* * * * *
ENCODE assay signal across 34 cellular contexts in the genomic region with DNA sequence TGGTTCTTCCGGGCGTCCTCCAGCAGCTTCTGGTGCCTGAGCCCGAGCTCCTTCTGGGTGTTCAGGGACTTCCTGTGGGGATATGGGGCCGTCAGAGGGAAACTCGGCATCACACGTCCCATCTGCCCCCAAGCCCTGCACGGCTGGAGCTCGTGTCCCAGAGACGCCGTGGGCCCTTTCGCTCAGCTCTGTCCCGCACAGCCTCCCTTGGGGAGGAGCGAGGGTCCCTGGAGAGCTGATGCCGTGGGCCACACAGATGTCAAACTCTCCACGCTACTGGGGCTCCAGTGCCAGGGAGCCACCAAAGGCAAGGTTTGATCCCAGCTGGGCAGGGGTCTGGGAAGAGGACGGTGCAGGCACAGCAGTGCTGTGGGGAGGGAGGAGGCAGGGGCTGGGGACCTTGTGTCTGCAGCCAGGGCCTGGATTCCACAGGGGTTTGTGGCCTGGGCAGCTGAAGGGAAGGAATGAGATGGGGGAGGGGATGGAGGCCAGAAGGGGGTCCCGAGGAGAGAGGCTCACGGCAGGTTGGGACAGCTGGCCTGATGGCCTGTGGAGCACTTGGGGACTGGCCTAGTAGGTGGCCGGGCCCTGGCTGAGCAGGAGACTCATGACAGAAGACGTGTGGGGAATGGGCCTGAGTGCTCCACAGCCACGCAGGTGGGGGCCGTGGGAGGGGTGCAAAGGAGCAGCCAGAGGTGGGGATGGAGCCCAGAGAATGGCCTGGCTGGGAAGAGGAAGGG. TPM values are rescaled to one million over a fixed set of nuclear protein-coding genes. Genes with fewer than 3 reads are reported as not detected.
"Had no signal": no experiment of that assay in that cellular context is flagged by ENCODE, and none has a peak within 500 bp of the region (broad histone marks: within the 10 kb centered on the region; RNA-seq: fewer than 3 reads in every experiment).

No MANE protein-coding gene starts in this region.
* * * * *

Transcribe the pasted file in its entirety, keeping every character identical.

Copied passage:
ENCODE assay signal across 34 cellular contexts in the genomic region with DNA sequence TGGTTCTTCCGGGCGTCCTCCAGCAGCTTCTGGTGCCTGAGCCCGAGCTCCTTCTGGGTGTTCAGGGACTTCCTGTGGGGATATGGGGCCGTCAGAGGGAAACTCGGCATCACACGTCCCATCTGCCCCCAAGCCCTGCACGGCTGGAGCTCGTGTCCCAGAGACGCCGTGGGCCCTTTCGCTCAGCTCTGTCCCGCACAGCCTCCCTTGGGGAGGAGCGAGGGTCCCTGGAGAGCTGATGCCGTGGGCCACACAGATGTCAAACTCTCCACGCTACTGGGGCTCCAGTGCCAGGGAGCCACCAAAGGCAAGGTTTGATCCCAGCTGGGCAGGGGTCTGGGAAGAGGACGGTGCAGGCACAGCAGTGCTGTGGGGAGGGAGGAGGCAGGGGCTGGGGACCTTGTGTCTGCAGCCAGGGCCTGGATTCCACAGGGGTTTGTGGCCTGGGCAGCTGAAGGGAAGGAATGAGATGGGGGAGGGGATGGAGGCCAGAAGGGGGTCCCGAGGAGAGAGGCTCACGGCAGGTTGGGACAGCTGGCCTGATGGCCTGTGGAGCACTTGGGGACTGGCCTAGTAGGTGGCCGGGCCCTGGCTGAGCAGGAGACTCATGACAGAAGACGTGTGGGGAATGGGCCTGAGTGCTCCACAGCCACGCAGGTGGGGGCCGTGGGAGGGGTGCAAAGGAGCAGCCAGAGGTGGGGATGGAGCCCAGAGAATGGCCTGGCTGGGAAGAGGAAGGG. TPM values are rescaled to one million over a fixed set of nuclear protein-coding genes. Genes with fewer than 3 reads are reported as not detected.
"Had no signal": no experiment of that assay in that cellular context is flagged by ENCODE, and none has a peak within 500 bp of the region (broad histone marks: within the 10 kb centered on the region; RNA-seq: fewer than 3 reads in every experiment).

No MANE protein-coding gene starts in this region.